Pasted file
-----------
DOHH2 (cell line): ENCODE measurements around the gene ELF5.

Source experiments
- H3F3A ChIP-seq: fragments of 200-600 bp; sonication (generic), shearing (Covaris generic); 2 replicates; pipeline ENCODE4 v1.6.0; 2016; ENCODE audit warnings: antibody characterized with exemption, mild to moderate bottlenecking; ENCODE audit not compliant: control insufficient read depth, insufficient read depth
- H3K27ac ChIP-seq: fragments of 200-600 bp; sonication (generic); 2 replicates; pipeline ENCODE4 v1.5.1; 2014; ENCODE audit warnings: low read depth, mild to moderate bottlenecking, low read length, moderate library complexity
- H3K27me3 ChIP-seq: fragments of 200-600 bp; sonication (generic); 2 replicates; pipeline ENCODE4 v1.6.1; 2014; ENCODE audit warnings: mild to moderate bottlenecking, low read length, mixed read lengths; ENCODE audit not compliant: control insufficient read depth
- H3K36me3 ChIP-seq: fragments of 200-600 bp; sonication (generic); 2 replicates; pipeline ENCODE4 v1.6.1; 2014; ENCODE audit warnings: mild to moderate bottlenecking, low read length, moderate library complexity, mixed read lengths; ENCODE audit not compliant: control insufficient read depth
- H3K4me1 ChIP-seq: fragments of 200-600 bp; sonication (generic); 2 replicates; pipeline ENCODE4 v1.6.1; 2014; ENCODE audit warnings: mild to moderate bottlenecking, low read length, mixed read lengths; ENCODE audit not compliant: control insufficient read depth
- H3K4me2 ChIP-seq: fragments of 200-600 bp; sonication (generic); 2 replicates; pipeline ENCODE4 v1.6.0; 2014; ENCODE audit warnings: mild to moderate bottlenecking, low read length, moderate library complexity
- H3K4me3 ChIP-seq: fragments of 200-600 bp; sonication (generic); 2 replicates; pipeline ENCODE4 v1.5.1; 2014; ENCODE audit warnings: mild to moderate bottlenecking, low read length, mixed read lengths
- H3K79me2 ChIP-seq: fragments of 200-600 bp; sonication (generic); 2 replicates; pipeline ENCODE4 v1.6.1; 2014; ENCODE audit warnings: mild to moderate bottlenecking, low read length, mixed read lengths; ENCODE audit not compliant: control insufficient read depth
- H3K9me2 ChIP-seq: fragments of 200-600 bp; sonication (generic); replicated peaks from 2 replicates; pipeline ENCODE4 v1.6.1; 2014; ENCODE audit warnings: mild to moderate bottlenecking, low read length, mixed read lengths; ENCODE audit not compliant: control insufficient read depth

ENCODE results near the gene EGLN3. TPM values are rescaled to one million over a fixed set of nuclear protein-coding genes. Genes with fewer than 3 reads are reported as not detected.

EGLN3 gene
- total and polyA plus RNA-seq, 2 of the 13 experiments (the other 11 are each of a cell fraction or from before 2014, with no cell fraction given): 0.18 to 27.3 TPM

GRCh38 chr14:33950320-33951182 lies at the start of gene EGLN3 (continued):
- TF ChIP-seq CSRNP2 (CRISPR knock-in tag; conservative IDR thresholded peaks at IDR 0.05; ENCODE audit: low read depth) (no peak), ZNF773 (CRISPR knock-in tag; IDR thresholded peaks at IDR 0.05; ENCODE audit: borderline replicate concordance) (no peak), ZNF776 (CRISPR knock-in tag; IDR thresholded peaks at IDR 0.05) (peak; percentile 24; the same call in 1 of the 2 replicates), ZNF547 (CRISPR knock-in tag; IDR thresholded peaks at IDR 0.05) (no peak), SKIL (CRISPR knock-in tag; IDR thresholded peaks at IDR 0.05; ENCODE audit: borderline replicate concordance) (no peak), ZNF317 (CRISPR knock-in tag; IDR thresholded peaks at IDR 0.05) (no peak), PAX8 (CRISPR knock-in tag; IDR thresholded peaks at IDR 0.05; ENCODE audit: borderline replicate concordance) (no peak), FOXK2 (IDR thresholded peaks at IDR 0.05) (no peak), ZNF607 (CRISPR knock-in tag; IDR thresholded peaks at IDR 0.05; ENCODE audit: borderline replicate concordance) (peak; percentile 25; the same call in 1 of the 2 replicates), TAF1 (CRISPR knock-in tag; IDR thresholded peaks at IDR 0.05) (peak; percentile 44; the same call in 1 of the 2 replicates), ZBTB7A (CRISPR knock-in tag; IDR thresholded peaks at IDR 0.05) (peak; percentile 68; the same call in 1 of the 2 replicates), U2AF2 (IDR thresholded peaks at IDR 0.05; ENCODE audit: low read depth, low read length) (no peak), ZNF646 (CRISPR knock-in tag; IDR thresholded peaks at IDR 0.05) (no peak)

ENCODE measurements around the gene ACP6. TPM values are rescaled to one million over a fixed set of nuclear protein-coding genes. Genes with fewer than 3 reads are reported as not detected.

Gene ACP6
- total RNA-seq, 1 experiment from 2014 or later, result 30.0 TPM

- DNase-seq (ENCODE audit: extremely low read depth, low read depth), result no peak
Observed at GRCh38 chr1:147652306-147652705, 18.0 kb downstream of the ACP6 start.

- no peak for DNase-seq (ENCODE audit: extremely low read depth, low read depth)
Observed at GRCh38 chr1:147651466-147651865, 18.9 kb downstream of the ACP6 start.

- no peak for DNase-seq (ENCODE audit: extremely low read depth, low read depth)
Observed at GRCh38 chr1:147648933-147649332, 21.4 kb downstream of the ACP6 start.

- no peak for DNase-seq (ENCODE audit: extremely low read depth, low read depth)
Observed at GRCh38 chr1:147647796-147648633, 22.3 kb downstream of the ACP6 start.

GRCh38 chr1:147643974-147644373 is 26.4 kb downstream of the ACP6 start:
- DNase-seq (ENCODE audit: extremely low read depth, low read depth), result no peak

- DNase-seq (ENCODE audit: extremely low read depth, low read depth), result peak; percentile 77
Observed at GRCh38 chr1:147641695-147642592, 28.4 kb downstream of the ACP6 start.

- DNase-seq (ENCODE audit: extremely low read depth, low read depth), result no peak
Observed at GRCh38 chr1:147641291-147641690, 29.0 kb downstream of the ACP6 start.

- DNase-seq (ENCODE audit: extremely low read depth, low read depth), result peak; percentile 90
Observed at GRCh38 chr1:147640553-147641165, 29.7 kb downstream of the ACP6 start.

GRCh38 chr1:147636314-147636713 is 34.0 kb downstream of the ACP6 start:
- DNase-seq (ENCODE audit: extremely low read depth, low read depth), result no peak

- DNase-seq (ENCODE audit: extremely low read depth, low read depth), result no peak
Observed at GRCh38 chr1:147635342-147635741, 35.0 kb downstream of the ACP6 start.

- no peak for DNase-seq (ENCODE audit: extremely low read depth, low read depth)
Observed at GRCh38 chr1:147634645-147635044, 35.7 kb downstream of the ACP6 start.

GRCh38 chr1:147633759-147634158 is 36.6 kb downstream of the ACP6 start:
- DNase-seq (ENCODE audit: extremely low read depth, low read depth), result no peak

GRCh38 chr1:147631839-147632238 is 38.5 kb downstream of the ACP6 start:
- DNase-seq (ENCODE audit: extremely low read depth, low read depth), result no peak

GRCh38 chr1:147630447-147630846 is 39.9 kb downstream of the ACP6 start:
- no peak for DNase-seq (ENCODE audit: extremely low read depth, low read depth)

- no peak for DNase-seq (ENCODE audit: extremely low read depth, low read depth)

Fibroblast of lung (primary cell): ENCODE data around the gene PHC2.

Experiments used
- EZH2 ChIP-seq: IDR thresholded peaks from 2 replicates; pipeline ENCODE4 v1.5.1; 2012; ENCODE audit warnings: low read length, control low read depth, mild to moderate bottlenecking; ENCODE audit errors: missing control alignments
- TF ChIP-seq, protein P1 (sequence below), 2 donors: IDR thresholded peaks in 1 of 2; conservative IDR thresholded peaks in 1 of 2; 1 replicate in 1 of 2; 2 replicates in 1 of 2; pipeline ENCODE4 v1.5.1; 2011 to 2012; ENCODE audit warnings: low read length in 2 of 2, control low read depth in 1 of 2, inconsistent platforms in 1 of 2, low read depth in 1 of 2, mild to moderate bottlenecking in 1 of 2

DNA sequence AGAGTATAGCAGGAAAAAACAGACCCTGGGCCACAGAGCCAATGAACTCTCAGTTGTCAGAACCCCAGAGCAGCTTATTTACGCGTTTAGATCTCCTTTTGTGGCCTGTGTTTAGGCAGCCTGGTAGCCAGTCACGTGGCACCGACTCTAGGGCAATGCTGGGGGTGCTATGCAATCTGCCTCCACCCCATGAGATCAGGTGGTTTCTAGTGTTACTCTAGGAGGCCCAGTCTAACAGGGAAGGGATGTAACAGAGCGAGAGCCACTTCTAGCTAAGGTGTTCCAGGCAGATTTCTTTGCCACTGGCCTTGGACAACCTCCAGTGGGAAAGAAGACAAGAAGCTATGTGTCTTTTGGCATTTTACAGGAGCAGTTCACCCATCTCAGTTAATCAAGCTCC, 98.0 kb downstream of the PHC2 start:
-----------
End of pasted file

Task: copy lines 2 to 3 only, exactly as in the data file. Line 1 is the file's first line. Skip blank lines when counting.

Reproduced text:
Source experiments
- H3F3A ChIP-seq: fragments of 200-600 bp; sonication (generic), shearing (Covaris generic); 2 replicates; pipeline ENCODE4 v1.6.0; 2016; ENCODE audit warnings: antibody characterized with exemption, mild to moderate bottlenecking; ENCODE audit not compliant: control insufficient read depth, insufficient read depth